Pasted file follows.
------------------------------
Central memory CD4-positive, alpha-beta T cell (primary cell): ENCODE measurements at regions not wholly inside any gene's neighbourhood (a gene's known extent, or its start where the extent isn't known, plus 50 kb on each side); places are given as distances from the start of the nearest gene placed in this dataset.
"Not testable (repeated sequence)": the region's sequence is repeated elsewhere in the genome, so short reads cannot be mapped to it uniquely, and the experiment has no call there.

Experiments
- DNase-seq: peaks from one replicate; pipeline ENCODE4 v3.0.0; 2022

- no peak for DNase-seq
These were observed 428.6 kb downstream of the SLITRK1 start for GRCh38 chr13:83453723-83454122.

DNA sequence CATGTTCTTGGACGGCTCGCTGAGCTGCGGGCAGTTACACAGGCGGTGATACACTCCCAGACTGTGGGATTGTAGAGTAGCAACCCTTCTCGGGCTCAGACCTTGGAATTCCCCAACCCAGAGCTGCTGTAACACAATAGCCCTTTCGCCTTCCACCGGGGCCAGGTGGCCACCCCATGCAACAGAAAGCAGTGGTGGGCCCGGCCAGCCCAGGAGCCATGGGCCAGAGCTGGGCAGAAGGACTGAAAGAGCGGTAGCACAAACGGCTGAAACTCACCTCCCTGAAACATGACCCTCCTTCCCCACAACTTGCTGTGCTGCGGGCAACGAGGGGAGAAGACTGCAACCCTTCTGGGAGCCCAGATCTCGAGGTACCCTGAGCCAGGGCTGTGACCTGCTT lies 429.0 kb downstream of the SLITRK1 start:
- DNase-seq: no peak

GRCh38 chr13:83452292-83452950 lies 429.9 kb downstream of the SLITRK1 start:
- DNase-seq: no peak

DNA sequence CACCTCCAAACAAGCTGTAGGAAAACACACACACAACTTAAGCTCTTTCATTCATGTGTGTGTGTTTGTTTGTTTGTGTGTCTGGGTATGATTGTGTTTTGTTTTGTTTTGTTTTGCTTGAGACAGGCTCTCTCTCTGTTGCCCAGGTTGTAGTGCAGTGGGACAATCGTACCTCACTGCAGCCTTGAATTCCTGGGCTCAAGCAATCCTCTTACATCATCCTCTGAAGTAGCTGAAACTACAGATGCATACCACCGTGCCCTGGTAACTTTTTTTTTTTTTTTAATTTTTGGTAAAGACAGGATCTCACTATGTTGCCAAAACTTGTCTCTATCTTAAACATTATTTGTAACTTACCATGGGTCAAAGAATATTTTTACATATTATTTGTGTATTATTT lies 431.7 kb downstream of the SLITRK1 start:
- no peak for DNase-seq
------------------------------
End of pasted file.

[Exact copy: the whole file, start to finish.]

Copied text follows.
Central memory CD4-positive, alpha-beta T cell (primary cell): ENCODE measurements at regions not wholly inside any gene's neighbourhood (a gene's known extent, or its start where the extent isn't known, plus 50 kb on each side); places are given as distances from the start of the nearest gene placed in this dataset.
"Not testable (repeated sequence)": the region's sequence is repeated elsewhere in the genome, so short reads cannot be mapped to it uniquely, and the experiment has no call there.

Experiments
- DNase-seq: peaks from one replicate; pipeline ENCODE4 v3.0.0; 2022

- no peak for DNase-seq
These were observed 428.6 kb downstream of the SLITRK1 start for GRCh38 chr13:83453723-83454122.

DNA sequence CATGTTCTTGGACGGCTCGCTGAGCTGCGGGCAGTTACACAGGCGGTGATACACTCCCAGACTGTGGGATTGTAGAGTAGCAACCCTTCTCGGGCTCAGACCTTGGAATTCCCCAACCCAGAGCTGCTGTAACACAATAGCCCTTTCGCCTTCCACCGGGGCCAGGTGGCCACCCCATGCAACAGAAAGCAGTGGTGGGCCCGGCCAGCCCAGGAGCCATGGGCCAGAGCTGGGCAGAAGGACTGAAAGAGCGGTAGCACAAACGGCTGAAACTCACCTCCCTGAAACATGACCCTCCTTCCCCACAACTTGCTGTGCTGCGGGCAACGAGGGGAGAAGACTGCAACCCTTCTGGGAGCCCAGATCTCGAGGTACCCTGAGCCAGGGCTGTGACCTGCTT lies 429.0 kb downstream of the SLITRK1 start:
- DNase-seq: no peak

GRCh38 chr13:83452292-83452950 lies 429.9 kb downstream of the SLITRK1 start:
- DNase-seq: no peak

DNA sequence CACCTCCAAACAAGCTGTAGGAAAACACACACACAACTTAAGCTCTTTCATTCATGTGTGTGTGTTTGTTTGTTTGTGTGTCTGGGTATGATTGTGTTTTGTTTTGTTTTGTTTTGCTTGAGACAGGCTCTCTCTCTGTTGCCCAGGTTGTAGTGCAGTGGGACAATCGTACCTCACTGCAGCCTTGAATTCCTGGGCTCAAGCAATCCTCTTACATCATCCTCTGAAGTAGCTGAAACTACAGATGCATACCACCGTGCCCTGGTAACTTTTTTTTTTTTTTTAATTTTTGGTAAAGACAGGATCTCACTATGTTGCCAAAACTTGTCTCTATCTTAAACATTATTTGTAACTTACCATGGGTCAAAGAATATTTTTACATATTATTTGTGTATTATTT lies 431.7 kb downstream of the SLITRK1 start:
- no peak for DNase-seq